From Moore's Freemason's Monthly, Vol. XVI, No. 5, February 1857, Page 141:

Hiram Lodge, of West Cambridge, held their Anniversary Festival, at the Lexington House, (Lexington,) on Friday evening, the 30th of January last. It was eminently the most successful and brilliant fete of the season. Tho arrangements were admirably perfected and carried out under the direction of a committee, of which the W. Master of the Lodge, Col. Isaac H. Wright, was chairman, and in the duties of which he was ably assisted by Brothers Wm. B. Parmenter, J. C. Pattee, H. A. Fuller, C. S. Crowninshield, E. C. Starkweather and S. G. Davis. The Assembly Hall of the Hotel (one of the most popular and best conducted public houses in the vicinity of Boston,) was beautifully and tastefully decorated—for the following description of which, we are indebted to the Evening Traveller of the following day ;—

"At the head of the hall, over the spacious mirror, was suspended a beautiful banner of blue velvet, bearing in silver letters the motto,— Faith, Hope, and Charity; and the prominent emblem of the Order, surrounded with a display of the rich regalia of the Masons. Over this banner a fine specimen of the American eagle was perched, bearing in its beak the motto — Masonic Festival, surrounded with a beautiful glory of national colors. At the opposite end of the hall was displayed in large gilt letters, Hiram Lodge, over which was arranged a representation of the sun, from which radiated brilliant rays of various hues. This was the most prominent feature of the display, and evinced the skill and taste of the decorator. Beneath the sun, depended an apron, the identical one worn by Jonathan Harrington, of Revolutionary memory.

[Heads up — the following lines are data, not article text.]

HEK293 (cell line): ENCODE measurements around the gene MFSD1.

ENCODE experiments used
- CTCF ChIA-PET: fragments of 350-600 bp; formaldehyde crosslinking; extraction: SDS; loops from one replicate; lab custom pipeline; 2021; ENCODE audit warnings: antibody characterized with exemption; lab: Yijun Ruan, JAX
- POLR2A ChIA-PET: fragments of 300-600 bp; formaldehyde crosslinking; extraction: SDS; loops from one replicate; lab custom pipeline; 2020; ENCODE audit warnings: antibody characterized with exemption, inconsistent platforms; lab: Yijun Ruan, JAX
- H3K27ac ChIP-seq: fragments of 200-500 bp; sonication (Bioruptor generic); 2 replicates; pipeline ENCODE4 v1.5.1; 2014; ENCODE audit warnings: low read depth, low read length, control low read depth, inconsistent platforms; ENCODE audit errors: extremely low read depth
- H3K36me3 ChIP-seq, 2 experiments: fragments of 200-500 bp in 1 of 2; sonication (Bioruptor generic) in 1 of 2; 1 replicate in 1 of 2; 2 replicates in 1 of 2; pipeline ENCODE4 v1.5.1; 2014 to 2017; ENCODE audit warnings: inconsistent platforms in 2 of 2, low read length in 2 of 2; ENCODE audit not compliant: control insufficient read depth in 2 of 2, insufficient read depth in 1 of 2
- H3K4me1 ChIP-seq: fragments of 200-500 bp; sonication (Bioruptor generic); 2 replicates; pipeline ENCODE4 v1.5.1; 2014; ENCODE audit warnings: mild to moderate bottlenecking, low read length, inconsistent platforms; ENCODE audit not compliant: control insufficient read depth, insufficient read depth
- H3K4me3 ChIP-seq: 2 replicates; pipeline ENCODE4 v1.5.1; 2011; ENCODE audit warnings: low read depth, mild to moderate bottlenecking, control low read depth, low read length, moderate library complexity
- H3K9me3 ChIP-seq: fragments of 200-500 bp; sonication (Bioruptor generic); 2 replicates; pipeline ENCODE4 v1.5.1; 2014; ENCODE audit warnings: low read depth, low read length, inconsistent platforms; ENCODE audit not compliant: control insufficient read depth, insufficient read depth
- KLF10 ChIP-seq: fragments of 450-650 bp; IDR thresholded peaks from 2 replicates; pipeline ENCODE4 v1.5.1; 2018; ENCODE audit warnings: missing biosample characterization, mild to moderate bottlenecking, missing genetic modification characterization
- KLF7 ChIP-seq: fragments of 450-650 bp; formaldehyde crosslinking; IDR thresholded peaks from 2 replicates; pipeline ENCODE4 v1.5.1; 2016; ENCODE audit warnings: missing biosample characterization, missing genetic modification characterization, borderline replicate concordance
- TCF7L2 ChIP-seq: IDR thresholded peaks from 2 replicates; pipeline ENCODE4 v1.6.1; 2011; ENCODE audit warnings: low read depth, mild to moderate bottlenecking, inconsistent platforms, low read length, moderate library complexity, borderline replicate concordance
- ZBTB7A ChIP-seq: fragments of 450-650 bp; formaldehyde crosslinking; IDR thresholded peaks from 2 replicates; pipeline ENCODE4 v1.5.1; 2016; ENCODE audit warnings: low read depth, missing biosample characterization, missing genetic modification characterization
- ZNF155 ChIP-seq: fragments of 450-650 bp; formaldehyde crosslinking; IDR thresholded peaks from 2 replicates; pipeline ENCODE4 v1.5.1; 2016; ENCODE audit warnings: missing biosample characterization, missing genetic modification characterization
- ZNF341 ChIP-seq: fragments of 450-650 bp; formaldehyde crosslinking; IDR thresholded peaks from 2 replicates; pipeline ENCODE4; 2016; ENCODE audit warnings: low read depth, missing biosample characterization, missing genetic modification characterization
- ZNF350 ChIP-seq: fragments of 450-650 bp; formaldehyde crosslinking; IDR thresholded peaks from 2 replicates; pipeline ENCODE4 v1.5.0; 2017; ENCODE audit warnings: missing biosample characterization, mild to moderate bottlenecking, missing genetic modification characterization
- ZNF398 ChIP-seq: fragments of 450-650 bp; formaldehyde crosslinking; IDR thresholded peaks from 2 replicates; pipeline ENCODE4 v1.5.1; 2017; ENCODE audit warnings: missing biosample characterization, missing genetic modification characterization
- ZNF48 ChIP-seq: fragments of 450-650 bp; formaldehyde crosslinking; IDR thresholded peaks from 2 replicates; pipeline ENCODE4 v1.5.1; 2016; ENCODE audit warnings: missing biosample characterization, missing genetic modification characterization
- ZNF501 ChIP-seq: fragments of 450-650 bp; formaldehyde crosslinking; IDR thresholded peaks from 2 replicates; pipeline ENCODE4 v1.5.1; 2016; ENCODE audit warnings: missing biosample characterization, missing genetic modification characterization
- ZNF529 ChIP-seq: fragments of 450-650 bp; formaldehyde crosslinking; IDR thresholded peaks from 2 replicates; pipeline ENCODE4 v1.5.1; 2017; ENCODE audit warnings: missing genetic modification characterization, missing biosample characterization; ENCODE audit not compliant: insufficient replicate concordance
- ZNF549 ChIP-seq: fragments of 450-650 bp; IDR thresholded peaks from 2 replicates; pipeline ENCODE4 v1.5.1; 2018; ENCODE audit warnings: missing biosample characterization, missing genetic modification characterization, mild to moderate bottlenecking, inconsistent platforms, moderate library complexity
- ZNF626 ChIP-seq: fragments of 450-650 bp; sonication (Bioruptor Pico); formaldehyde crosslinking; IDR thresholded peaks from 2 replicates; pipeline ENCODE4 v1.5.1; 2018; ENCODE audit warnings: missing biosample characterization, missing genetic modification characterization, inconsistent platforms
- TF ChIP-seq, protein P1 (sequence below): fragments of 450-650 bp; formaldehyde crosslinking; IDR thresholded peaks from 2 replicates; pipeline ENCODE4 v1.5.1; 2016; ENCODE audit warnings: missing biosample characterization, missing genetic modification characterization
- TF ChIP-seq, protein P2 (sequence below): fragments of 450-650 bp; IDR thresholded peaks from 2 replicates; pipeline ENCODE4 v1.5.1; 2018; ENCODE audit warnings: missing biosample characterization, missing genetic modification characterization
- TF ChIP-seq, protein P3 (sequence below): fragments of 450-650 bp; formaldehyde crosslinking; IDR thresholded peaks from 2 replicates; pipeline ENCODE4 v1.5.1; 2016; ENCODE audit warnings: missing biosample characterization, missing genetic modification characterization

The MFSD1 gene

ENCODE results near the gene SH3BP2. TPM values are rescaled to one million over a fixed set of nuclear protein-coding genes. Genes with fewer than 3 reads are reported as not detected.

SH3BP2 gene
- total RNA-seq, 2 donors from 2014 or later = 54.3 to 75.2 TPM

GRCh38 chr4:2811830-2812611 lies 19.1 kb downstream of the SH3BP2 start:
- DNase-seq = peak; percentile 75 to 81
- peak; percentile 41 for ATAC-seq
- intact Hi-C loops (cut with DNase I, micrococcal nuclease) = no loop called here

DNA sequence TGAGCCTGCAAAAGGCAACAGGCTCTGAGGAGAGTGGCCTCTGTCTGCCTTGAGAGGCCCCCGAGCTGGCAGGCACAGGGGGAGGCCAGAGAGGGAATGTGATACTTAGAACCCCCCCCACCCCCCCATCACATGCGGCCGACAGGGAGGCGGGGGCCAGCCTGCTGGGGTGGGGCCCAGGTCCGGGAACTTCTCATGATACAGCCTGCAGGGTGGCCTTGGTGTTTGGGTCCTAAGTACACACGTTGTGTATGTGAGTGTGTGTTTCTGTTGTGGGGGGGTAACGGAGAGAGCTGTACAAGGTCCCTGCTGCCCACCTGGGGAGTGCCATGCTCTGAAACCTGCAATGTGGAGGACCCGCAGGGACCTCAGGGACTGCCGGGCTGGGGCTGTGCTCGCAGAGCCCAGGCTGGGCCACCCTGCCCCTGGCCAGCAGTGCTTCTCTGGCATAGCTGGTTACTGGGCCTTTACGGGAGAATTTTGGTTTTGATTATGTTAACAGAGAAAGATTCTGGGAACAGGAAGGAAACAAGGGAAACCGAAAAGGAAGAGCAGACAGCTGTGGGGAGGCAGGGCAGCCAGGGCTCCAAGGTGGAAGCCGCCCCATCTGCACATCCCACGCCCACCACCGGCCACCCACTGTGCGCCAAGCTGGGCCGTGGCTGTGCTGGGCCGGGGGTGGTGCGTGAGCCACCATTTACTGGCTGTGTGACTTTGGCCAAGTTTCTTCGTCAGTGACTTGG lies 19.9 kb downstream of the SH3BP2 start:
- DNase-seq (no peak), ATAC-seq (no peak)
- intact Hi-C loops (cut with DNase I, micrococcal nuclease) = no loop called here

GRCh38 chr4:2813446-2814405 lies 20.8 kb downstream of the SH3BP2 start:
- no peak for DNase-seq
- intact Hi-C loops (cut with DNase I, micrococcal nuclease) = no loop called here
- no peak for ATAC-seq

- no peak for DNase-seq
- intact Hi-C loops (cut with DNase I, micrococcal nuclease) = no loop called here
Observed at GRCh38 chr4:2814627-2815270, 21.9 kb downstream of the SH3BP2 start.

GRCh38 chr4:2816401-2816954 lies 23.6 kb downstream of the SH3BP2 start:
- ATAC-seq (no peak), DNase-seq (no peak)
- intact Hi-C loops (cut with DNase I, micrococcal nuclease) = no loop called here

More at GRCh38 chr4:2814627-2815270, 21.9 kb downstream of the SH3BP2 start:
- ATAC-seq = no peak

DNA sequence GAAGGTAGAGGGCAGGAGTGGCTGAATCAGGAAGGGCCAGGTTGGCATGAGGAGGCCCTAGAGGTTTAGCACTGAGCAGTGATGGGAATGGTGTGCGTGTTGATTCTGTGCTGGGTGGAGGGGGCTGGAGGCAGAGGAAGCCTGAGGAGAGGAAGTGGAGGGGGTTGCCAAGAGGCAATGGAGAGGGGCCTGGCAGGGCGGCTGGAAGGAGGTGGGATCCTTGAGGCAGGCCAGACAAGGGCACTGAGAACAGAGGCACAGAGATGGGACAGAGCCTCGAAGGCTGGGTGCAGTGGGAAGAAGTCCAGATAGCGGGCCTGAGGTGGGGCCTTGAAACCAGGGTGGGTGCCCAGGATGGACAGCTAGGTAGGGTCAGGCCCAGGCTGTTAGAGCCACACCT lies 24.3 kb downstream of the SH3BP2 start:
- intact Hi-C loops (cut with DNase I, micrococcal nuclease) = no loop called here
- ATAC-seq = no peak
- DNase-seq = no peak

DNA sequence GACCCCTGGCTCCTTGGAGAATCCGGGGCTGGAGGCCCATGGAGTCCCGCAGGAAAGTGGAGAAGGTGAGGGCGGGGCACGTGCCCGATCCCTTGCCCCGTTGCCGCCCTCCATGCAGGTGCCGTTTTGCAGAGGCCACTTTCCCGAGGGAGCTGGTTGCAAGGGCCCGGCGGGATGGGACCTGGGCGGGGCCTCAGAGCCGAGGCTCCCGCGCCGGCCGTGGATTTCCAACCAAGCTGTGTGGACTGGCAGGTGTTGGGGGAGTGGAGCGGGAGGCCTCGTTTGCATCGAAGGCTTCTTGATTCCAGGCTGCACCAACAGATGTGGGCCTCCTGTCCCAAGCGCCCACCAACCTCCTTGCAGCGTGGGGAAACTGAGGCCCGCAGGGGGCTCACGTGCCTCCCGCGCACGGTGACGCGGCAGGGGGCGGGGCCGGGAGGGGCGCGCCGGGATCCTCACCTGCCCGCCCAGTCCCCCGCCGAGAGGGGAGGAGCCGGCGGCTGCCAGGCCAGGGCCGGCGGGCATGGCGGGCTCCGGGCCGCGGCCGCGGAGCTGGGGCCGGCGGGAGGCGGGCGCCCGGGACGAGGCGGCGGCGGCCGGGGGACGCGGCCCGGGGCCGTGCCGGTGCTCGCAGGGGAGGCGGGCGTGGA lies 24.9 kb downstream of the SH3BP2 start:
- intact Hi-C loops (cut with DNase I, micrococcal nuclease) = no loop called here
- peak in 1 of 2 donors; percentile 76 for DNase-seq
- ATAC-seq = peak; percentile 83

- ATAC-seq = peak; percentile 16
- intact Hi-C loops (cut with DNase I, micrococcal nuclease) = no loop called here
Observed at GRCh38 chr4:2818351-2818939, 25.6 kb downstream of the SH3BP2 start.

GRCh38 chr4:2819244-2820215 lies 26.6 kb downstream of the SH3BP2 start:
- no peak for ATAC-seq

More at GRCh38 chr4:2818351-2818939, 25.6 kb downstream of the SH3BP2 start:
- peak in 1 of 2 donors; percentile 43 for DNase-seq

"On the left of the hall, a full length portrait of Washington was suspended, gracefully draped with flags, and opposite this was displayed another prominent emblem of the Order. On a pilaster near the same, was hung a beautiful carpet, belonging to Hiram Lodge- The ceiling was gorgeously decorated with a trellis of streamers, the whole arrangement forming a perfect Encampment. The whole decoration was in perfect harmony with the natural drapery of this splendid hall, and exhibited the versatility of emblematic design of which Col. Beals is capable."